Subscribers Only An independent evaluation of GPS-equipped 406-MHz EPIRBs leads to the suspension of sales of two models from McMurdo.
Subscribers Only In fully covered battery boxes, we like the pricy Blue Seas. If tray-type hold-downs are your preference, go for West or Gil.
Subscribers Only We continue our experiments in finding combinations of paint and non-skid compounds that provide more traction with less abrasion, and longevity without gnarliness.
Subscribers Only Though a predecessor went by the Telstar name in the '80s, the T2 is brand new in every sense.
303 Fabric Guard outdoes our old favorite, Scotch Gard Heavy Duty, for about the same price. ReviveX is another top performer, but costs a lot per ounce.
Subscribers Only Between Marion-Bermuda and Newport-Bermuda events, June 18 will mark Nick Nicholson's 18th race to the Onion Patch, and his 25th year as an offshore navigator. He compares the racing navigator's role and methods in 1979 with those in 2004.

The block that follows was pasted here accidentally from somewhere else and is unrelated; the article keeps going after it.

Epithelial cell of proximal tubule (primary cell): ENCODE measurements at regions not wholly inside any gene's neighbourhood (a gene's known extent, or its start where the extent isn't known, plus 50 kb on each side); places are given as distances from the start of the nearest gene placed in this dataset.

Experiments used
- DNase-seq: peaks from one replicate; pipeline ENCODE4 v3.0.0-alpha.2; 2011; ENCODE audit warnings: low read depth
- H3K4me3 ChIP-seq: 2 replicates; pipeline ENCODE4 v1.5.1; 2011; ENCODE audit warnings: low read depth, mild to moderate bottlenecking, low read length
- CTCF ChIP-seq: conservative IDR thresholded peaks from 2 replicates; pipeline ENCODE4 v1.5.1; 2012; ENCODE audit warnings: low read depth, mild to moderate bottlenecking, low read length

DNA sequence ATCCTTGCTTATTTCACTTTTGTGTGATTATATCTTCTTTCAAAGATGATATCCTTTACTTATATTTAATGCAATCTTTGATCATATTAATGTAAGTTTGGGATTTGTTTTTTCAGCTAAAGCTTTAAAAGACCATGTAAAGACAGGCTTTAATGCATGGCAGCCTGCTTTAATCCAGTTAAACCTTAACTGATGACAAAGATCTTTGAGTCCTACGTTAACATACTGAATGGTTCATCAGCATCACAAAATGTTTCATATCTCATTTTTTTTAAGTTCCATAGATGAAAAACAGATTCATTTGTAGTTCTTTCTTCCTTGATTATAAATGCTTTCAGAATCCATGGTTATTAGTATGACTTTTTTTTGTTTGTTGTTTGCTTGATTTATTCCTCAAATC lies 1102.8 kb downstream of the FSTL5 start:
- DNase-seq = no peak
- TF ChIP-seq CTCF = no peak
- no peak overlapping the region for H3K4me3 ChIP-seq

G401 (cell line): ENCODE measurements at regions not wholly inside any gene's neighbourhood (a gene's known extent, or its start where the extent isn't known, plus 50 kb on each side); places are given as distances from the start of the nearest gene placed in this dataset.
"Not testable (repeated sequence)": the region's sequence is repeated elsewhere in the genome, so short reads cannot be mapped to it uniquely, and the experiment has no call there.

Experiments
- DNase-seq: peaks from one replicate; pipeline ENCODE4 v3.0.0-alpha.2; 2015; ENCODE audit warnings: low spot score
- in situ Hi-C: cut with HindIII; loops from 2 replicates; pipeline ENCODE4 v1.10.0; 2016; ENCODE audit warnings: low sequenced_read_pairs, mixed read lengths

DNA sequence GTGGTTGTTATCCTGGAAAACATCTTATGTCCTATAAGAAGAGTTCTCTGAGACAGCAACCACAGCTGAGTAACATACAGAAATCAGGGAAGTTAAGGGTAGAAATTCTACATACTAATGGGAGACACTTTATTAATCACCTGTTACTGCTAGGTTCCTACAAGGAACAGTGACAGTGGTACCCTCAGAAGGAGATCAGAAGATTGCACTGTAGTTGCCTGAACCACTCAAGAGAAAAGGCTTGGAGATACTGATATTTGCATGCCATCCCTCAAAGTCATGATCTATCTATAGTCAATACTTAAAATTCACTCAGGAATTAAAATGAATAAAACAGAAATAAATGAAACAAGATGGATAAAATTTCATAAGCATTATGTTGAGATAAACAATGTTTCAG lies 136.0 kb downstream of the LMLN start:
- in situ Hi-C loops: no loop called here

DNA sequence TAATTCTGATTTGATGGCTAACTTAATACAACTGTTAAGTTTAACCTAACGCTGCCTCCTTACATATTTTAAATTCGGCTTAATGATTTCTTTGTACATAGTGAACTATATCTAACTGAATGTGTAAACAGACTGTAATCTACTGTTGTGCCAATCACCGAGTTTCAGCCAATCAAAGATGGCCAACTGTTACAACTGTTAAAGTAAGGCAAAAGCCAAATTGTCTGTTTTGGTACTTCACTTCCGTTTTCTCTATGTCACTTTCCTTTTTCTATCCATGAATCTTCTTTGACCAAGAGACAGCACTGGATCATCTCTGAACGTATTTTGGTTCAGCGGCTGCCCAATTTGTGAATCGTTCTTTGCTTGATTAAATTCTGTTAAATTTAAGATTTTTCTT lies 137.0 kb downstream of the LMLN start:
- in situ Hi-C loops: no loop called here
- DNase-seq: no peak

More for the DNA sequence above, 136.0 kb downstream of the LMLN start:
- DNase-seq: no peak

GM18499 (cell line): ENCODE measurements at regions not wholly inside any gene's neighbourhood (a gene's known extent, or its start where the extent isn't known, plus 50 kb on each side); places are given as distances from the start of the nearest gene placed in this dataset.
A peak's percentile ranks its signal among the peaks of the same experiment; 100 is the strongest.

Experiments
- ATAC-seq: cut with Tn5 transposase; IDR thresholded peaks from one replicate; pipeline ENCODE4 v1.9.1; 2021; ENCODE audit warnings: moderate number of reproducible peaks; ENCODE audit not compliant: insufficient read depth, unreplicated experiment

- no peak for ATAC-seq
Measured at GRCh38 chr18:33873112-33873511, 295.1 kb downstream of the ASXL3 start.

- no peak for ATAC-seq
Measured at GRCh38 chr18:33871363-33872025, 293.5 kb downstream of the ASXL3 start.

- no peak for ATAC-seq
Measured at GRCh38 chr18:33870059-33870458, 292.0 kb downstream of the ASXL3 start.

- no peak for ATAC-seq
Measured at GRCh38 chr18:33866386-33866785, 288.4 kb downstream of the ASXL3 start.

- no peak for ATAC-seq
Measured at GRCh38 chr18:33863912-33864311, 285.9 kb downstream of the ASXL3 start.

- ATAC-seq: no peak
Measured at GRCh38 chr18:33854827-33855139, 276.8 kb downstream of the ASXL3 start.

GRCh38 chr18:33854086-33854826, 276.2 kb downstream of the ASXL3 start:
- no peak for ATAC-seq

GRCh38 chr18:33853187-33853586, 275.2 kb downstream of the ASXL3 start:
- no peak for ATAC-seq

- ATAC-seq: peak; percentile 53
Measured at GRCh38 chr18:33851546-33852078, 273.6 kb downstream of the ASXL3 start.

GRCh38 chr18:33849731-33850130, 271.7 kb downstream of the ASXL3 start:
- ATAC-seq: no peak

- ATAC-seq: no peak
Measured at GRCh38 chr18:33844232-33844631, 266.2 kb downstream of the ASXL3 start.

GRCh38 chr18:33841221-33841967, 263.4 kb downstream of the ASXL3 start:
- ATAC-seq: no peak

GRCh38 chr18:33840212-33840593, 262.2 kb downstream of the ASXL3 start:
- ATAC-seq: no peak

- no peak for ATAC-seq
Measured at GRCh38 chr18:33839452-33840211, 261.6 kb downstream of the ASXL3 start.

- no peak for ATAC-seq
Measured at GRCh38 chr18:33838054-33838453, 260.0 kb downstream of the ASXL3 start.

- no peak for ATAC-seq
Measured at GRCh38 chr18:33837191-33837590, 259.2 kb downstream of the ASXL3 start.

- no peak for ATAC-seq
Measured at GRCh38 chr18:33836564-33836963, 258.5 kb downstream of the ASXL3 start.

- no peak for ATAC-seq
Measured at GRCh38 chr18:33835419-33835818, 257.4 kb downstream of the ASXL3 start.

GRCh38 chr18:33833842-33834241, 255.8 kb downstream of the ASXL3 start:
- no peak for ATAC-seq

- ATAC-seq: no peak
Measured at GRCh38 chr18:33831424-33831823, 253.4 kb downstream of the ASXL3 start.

Subscribers Only In a two-on-one chartplotter/sounder shootout, a pair of Si-Tex units takes on a single Garmin combo machine.
Subscribers Only Furuno's upgraded screen tilts the balance against the feature-rich Simrad.
Inside Practical Sailor Blog
by Darrell Nicholson on July 09, 2014
Instead of fixing or replacing tired mechanical equipment with new gear, we can often find a less-expensive substitute on the used-gear market. In many cases, this is equipment that is just as good as new gear, if not better than new. The trick is separating the gems from the junk. A poster child for this sort of refit quandary is the old Simpson Lawrence manual windlass, a British-engineered oddity that has long been a source of cruising sailor ire. Commonly found on cruising boats made in the 1980s, these windlasses use a troublesome chain drive rather than a gear drive. This, along with the dissimilar metals used in its various components (cast-steel gypsy, aluminum case, etc.), make these windlasses a poor candidate for rebuilding.